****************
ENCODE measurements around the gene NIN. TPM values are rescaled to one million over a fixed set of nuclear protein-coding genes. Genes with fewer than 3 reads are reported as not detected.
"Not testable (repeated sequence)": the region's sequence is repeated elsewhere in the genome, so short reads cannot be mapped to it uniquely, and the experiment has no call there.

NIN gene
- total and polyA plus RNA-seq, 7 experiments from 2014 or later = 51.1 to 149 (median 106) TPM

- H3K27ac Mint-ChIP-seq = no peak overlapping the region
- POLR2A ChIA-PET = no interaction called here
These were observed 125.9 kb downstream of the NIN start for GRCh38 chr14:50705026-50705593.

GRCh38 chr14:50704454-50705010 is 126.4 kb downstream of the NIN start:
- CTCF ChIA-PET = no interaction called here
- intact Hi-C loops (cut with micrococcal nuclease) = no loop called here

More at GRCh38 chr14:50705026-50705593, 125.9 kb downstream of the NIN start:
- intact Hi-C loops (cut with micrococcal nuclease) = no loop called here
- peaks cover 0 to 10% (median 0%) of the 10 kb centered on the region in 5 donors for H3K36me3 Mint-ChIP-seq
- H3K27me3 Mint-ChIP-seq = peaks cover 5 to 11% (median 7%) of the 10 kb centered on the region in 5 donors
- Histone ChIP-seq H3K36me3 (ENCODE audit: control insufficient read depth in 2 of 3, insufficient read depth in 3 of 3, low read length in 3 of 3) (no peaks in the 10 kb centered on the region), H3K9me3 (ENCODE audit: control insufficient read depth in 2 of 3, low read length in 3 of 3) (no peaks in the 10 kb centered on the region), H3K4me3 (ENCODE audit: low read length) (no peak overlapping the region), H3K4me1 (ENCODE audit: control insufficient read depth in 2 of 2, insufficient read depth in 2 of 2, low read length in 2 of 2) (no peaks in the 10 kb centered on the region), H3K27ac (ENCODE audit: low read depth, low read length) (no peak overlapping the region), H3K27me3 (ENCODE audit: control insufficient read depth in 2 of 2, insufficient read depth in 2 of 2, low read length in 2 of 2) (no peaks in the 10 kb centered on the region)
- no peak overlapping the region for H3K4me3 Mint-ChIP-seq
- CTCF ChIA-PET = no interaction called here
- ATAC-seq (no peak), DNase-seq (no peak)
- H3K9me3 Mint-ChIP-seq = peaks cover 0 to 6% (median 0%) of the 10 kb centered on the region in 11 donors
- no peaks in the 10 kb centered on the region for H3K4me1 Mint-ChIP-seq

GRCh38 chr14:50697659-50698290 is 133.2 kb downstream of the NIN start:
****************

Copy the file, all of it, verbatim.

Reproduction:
ENCODE measurements around the gene NIN. TPM values are rescaled to one million over a fixed set of nuclear protein-coding genes. Genes with fewer than 3 reads are reported as not detected.
"Not testable (repeated sequence)": the region's sequence is repeated elsewhere in the genome, so short reads cannot be mapped to it uniquely, and the experiment has no call there.

NIN gene
- total and polyA plus RNA-seq, 7 experiments from 2014 or later = 51.1 to 149 (median 106) TPM

- H3K27ac Mint-ChIP-seq = no peak overlapping the region
- POLR2A ChIA-PET = no interaction called here
These were observed 125.9 kb downstream of the NIN start for GRCh38 chr14:50705026-50705593.

GRCh38 chr14:50704454-50705010 is 126.4 kb downstream of the NIN start:
- CTCF ChIA-PET = no interaction called here
- intact Hi-C loops (cut with micrococcal nuclease) = no loop called here

More at GRCh38 chr14:50705026-50705593, 125.9 kb downstream of the NIN start:
- intact Hi-C loops (cut with micrococcal nuclease) = no loop called here
- peaks cover 0 to 10% (median 0%) of the 10 kb centered on the region in 5 donors for H3K36me3 Mint-ChIP-seq
- H3K27me3 Mint-ChIP-seq = peaks cover 5 to 11% (median 7%) of the 10 kb centered on the region in 5 donors
- Histone ChIP-seq H3K36me3 (ENCODE audit: control insufficient read depth in 2 of 3, insufficient read depth in 3 of 3, low read length in 3 of 3) (no peaks in the 10 kb centered on the region), H3K9me3 (ENCODE audit: control insufficient read depth in 2 of 3, low read length in 3 of 3) (no peaks in the 10 kb centered on the region), H3K4me3 (ENCODE audit: low read length) (no peak overlapping the region), H3K4me1 (ENCODE audit: control insufficient read depth in 2 of 2, insufficient read depth in 2 of 2, low read length in 2 of 2) (no peaks in the 10 kb centered on the region), H3K27ac (ENCODE audit: low read depth, low read length) (no peak overlapping the region), H3K27me3 (ENCODE audit: control insufficient read depth in 2 of 2, insufficient read depth in 2 of 2, low read length in 2 of 2) (no peaks in the 10 kb centered on the region)
- no peak overlapping the region for H3K4me3 Mint-ChIP-seq
- CTCF ChIA-PET = no interaction called here
- ATAC-seq (no peak), DNase-seq (no peak)
- H3K9me3 Mint-ChIP-seq = peaks cover 0 to 6% (median 0%) of the 10 kb centered on the region in 11 donors
- no peaks in the 10 kb centered on the region for H3K4me1 Mint-ChIP-seq

GRCh38 chr14:50697659-50698290 is 133.2 kb downstream of the NIN start: